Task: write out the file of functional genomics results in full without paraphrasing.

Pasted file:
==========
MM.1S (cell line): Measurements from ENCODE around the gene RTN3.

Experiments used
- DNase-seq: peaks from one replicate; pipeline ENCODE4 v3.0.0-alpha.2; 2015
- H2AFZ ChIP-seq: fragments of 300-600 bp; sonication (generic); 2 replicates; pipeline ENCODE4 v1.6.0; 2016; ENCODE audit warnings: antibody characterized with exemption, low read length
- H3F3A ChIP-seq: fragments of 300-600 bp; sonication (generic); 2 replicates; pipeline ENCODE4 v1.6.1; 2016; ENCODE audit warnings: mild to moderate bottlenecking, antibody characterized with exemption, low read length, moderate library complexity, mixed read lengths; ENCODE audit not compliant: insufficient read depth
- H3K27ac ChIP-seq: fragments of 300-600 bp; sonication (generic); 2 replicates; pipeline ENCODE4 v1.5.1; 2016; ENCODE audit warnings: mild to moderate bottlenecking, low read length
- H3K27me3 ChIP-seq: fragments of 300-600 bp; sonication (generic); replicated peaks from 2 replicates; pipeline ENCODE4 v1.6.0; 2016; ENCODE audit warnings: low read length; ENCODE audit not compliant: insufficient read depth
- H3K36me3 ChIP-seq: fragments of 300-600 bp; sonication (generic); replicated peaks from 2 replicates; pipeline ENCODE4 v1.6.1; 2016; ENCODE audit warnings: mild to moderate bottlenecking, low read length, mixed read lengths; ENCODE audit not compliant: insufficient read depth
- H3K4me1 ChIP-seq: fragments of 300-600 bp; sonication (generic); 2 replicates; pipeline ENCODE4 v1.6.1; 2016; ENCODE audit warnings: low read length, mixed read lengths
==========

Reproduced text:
MM.1S (cell line): Measurements from ENCODE around the gene RTN3.

Experiments used
- DNase-seq: peaks from one replicate; pipeline ENCODE4 v3.0.0-alpha.2; 2015
- H2AFZ ChIP-seq: fragments of 300-600 bp; sonication (generic); 2 replicates; pipeline ENCODE4 v1.6.0; 2016; ENCODE audit warnings: antibody characterized with exemption, low read length
- H3F3A ChIP-seq: fragments of 300-600 bp; sonication (generic); 2 replicates; pipeline ENCODE4 v1.6.1; 2016; ENCODE audit warnings: mild to moderate bottlenecking, antibody characterized with exemption, low read length, moderate library complexity, mixed read lengths; ENCODE audit not compliant: insufficient read depth
- H3K27ac ChIP-seq: fragments of 300-600 bp; sonication (generic); 2 replicates; pipeline ENCODE4 v1.5.1; 2016; ENCODE audit warnings: mild to moderate bottlenecking, low read length
- H3K27me3 ChIP-seq: fragments of 300-600 bp; sonication (generic); replicated peaks from 2 replicates; pipeline ENCODE4 v1.6.0; 2016; ENCODE audit warnings: low read length; ENCODE audit not compliant: insufficient read depth
- H3K36me3 ChIP-seq: fragments of 300-600 bp; sonication (generic); replicated peaks from 2 replicates; pipeline ENCODE4 v1.6.1; 2016; ENCODE audit warnings: mild to moderate bottlenecking, low read length, mixed read lengths; ENCODE audit not compliant: insufficient read depth
- H3K4me1 ChIP-seq: fragments of 300-600 bp; sonication (generic); 2 replicates; pipeline ENCODE4 v1.6.1; 2016; ENCODE audit warnings: low read length, mixed read lengths